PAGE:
The disturbing Nationwide Insurance commercial about preventable childhood death and injury that aired during the Super Bowl stirred controversy. People said its images were uncomfortable and out of place. Others called it a “buzzkill,” saying it wasn’t the right time to make us think about children dying, especially when Katy Perry was about to perform.

But when is the right time? Preventable child death is a tragic fact, with preventable injuries the number-one cause of child death worldwide. In the U.S., over 9,000 children die every year from accidents that could have been prevented. That means more than 25 children died on Super Bowl Sunday and thousands more suffered serious injuries while we were watching TV.

Most people think accidents just happen, and that children are actually safest when they’re in their own homes. In fact, 50 percent of all preventable child deaths happen at home from accidental poisoning, falls, fires, drowning, suffocation and more.

We need to understand the data, not to make us feel bad or purchase more home coverage insurance, but rather to highlight the fact that the vast majority of “accidents” that are killing our children are, in fact, preventable. They don’t have to happen, and children don’t need to die.

As parents and caregivers, there are many simple things that can be done to keep our children safe. We can anchor our television sets to prevent tip-overs, knowing that a 36” CRT TV falling 3 feet creates the same momentum as a 1-year-old child falling 10 stories. We can install a temporary fence around our swimming pools, place child locks on medicine cabinets and cupboards where cleaning supplies are stored, and make sure we have working smoke alarms and carbon monoxide detectors outside our children’s bedrooms.  We can actively supervise our children to keep them out of harm’s way.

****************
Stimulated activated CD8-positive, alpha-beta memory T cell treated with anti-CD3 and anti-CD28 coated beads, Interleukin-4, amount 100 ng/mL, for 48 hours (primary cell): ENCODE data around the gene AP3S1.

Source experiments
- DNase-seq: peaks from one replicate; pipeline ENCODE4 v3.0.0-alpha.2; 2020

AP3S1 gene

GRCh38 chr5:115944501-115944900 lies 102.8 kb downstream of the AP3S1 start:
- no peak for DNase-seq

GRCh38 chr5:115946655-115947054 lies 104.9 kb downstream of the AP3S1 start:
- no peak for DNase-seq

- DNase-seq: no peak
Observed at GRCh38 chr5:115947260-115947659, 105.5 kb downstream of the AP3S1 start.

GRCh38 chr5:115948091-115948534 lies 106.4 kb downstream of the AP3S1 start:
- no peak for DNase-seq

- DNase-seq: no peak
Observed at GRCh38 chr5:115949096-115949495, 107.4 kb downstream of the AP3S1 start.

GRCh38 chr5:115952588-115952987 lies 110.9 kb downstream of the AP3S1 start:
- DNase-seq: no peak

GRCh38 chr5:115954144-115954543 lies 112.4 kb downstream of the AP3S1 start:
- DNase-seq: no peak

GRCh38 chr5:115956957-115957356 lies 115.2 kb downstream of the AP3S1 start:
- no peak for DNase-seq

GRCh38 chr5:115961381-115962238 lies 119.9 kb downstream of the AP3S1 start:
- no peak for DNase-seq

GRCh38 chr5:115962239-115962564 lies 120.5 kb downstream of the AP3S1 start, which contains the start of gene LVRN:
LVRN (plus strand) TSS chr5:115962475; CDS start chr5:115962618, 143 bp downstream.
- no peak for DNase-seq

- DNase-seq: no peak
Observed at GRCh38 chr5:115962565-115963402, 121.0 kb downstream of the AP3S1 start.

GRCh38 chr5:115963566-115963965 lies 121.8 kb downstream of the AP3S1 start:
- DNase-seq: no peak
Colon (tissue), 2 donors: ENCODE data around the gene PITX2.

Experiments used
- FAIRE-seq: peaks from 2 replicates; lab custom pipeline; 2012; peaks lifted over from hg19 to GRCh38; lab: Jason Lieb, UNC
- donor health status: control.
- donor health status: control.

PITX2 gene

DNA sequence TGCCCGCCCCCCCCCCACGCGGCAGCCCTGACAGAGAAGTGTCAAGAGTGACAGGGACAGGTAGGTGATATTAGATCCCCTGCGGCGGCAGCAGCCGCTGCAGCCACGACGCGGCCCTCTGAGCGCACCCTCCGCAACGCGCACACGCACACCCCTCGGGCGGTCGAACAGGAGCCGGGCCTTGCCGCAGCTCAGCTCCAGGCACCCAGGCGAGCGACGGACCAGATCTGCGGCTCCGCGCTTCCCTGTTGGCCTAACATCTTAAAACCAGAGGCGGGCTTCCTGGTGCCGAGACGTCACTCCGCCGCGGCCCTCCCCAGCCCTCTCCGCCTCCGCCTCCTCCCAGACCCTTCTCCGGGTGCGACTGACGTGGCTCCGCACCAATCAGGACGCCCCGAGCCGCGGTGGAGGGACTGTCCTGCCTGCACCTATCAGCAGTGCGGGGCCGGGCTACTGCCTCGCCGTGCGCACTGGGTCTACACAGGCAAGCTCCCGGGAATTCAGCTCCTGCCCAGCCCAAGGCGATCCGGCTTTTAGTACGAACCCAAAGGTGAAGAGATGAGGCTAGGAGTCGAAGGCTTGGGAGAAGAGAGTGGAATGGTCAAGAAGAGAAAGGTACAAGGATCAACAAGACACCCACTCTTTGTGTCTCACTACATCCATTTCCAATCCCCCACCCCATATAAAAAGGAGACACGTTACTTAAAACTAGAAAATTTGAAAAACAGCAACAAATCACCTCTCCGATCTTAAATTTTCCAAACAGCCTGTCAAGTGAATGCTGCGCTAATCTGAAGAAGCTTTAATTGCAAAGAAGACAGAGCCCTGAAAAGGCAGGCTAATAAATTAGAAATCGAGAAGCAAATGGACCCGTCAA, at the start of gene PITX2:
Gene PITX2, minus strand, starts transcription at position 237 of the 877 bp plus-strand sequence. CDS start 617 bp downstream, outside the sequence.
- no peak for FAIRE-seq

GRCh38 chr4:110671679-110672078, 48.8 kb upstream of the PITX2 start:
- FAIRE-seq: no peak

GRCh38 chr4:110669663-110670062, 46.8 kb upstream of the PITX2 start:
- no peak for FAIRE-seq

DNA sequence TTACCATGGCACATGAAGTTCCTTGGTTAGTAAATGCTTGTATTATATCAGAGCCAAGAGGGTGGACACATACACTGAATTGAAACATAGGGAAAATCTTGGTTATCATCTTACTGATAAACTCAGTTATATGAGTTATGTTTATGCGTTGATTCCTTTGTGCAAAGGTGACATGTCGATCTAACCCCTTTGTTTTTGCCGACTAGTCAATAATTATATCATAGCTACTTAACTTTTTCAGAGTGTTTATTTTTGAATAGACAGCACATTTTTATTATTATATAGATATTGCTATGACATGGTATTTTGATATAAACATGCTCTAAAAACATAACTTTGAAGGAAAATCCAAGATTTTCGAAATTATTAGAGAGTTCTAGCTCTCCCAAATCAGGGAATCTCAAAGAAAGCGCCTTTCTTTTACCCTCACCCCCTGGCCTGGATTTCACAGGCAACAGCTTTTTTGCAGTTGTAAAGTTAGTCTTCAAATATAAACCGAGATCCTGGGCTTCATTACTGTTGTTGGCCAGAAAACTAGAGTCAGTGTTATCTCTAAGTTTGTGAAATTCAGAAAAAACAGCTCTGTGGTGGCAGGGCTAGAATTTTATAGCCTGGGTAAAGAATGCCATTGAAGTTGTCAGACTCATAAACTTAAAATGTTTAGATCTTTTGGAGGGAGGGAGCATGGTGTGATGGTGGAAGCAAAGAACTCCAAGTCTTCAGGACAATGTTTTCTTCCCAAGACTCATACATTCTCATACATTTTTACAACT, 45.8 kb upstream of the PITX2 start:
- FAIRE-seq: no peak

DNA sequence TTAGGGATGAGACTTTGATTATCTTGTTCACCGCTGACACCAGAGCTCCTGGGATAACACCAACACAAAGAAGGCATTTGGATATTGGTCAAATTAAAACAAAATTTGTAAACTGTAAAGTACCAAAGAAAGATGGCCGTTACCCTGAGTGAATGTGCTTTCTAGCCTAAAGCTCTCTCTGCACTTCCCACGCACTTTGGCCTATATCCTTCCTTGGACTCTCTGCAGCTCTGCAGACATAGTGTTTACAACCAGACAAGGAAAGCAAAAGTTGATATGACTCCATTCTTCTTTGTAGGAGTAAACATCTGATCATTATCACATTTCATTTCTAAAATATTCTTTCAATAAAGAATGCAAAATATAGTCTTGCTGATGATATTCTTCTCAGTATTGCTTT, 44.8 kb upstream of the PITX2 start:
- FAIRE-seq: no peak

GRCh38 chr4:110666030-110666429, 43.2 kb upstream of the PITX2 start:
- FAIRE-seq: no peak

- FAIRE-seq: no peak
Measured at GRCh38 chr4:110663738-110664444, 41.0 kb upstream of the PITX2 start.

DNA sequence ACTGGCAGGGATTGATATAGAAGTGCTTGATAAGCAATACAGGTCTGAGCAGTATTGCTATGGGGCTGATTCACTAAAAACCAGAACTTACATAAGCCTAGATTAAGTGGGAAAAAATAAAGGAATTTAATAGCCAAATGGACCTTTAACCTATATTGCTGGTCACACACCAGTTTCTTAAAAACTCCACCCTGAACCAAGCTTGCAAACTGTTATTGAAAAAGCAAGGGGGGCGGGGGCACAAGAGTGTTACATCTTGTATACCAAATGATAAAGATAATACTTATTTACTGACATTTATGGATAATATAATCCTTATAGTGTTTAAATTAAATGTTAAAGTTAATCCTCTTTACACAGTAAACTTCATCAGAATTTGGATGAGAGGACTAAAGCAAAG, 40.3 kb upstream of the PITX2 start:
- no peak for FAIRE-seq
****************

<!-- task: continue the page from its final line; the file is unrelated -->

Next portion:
That’s the message Nationwide was trying to convey.  Nationwide executives responded to the backlash by saying their goal was not to sell insurance, but to initiate a conversation about preventable childhood injuries. Well, they succeeded in a big way. Over 93 million of us tuned in to the Super Bowl on Sunday and heard the Nationwide message “Make Safe Happen.”

Despite the uproar, one tweet made it all worthwhile: “I will have to admit I checked the cabinets, doors and children after that commercial.”  Mission accomplished.

If we can get past the discomfort of having our Super Bowl interrupted by a serious topic, surely we can take the small actions in our own homes that will keep our children safe.  Losing a child to a preventable death is the ultimate “buzzkill.”

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